The movable jaw or mandible 42 supports a bone covered by gum tissue 44 which further supports anterior teeth (incisors and canines) 46 and posterior teeth (molars and bicuspids) 48 with occlusal surfaces 52. The condyle 50 of the lower jaw 42 forms the ball of the temporomandibular joint 32 and 50. This anatomical structure is the sam for both sides of the head.
Repeated impacts, collisions, blows or forces exerted on the movable lower jaw 42 results in excessive wearing forces upon the condyle 50 and the cartilage or disc 34--typically resulting in deterioration or slippage of the cartilage 34. Thereafter, the lower jaw 42 may be subject to irregular movement, loss of comfortable range of movement, and clicking of the joint 32 and 50.
The auriculo-temporalis nerve 36 relates to both sensory and motor activities of the body. Any impingement or pinching of this nerve 36 can result in health problems as previously mentioned. The supratemporal artery 38 is important in that it provides blood circulation to the head. Impingement, pinching, rupture or blockage of this artery 38 will result in possible loss of consciousness and reduced physical ability and endurance due to the restriction of blood flow to the brain. Thus, it is extremely important to assure that the condyle 50 does not impinge upon the auriculo-temporalis nerve 36 or the supra-temporal artery 38.
It is also important to note that the temporal bone 28 is not too thick. Medical science has known that a sharp shock or concussive force applied to the lower jaw 42 possibly could result in the condyle 50 protruding through the temporal bone 28 thereby causing death. This incident rarely, but sometimes, occurs with respect to boxing athletes.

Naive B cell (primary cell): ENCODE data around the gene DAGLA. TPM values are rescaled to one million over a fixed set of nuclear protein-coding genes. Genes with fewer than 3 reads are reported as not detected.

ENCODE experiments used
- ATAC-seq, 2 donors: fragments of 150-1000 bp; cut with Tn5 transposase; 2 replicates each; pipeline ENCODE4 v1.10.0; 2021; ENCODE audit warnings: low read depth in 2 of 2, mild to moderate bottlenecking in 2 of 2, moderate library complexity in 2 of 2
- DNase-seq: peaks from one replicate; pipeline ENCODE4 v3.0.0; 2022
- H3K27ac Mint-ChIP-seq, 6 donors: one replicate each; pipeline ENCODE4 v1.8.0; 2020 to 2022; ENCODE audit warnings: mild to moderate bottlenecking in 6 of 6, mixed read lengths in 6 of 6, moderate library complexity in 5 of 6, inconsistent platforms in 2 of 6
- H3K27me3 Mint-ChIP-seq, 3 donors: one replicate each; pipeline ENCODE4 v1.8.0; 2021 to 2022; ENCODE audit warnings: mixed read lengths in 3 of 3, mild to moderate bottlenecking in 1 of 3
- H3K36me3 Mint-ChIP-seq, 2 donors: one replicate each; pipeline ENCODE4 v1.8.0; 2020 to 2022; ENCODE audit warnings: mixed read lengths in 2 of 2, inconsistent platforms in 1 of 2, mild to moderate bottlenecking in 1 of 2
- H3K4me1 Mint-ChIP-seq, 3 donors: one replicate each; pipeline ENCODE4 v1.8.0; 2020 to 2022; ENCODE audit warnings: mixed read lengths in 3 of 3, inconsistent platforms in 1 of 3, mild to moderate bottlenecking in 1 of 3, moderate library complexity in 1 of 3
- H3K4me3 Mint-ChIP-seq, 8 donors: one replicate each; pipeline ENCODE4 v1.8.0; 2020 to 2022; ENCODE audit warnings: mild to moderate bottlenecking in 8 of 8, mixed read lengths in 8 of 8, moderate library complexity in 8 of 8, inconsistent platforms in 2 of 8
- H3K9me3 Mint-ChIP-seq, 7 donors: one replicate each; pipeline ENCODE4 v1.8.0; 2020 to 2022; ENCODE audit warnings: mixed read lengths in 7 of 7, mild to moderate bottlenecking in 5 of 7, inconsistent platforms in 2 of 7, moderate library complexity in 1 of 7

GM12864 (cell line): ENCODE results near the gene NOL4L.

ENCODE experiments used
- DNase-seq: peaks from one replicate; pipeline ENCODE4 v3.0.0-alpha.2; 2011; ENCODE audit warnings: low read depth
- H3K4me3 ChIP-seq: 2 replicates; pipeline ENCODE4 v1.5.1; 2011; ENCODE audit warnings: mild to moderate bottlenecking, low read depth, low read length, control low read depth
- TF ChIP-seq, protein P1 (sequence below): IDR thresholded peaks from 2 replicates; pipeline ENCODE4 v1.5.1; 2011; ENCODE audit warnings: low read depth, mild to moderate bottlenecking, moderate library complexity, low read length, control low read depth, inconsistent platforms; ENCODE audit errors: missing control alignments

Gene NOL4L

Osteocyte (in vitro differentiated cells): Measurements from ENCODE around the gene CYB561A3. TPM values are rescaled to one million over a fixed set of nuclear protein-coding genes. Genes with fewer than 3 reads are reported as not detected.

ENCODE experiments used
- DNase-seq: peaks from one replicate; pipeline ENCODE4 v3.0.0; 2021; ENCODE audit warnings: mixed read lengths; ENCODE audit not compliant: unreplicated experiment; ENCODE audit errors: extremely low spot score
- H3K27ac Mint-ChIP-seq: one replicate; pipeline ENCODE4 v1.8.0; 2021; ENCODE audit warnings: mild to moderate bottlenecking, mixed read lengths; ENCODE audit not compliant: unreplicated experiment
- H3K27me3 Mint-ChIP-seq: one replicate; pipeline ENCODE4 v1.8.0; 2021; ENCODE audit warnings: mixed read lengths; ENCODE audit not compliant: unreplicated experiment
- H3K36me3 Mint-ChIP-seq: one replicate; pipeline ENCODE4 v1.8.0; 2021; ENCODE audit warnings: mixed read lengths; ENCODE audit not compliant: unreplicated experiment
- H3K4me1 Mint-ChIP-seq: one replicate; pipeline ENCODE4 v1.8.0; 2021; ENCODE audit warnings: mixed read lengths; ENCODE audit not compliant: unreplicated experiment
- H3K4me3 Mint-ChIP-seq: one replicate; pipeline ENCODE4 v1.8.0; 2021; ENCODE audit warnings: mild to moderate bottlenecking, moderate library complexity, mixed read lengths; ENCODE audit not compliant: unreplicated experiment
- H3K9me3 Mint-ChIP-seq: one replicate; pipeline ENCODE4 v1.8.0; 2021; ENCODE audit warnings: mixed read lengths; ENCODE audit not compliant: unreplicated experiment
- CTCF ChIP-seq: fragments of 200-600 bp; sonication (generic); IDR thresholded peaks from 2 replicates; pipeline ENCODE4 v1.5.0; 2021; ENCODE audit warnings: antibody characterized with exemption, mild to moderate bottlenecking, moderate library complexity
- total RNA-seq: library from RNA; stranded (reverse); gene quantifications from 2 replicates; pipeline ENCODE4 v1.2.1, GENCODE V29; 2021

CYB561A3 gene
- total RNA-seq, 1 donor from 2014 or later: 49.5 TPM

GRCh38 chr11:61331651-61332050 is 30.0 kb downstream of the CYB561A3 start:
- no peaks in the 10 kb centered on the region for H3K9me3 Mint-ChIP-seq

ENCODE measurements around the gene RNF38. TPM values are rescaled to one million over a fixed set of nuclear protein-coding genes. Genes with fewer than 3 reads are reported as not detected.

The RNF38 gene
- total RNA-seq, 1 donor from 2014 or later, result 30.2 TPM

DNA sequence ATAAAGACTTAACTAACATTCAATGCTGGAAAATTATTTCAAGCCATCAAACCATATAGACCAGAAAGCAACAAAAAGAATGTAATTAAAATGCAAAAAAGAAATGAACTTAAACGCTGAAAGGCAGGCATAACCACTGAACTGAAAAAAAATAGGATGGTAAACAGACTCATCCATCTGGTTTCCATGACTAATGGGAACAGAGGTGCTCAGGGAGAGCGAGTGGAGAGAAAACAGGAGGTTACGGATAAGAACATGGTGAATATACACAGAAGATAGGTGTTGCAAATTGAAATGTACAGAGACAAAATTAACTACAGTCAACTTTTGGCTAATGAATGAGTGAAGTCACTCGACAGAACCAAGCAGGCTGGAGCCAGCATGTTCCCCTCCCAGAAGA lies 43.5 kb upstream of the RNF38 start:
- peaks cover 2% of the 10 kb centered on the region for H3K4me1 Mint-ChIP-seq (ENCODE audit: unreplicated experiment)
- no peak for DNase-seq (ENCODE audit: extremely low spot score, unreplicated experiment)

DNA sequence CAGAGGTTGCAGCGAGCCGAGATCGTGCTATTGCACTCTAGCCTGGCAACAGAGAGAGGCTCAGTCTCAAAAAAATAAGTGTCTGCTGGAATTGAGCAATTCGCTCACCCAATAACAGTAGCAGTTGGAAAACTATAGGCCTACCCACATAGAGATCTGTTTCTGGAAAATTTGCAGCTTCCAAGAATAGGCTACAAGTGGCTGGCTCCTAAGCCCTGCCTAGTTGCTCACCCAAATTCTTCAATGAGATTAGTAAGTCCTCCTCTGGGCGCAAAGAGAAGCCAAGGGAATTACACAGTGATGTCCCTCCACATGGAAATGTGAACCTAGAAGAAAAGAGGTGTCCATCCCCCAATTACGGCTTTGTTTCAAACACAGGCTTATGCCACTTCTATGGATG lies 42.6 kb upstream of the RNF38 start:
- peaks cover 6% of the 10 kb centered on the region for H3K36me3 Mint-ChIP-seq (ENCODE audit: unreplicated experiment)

Mouthguard 60 generally is horse shoe or U-shaped and suitably may be made of a one piece or integral thermal plastic that is readily shapable at temperatures above body temperatures while yet holding its shape at body temperature. Suitably safe material for the mouthguard 60 would include ethylene vinyl acetate copolymers or particularly ethyl vinyl acetate which is commercially available.
Referring to FIGS. 1-8, the mouthguard 60 generally includes its U-shaped base 62, upward inner lingual and outer labial walls 70 and 76, anterior impact brace 88, connecting tab 94, occlusal posterior pads 102 with chambers 104 and a frame work tray 110.
More particularly, mouthguard 60 has a U-shaped base 62 which has a top side 64 and a lower side 66. The base 62 is substantially flat and overlies the biting (occlusal and incisal) surfaces of the teeth 18, 22, 46 and 48 of the upper and lower jaws 12 and 42. After the mouthguard has been heated and fitted within the user's mouth, the upper occlusal index 68 (FIG. 6) is formed for properly indexing the mouthguard 60 by the user onto his upper jaw 12. Joining the U-shaped base 62 is upward, inner lingual wall 70 having an inner surface 72 and an outer surface 74. Also joining the base 62 is upward, outer labial wall 76 having an inner surface 78 and outer surface 80. By this arrangement, channel 82 is formed for receiving the teeth 18 and 22 of the upper jaw 12. Generally, the mouthguard 60 has a posterior portion 84 and an anterior portion 86.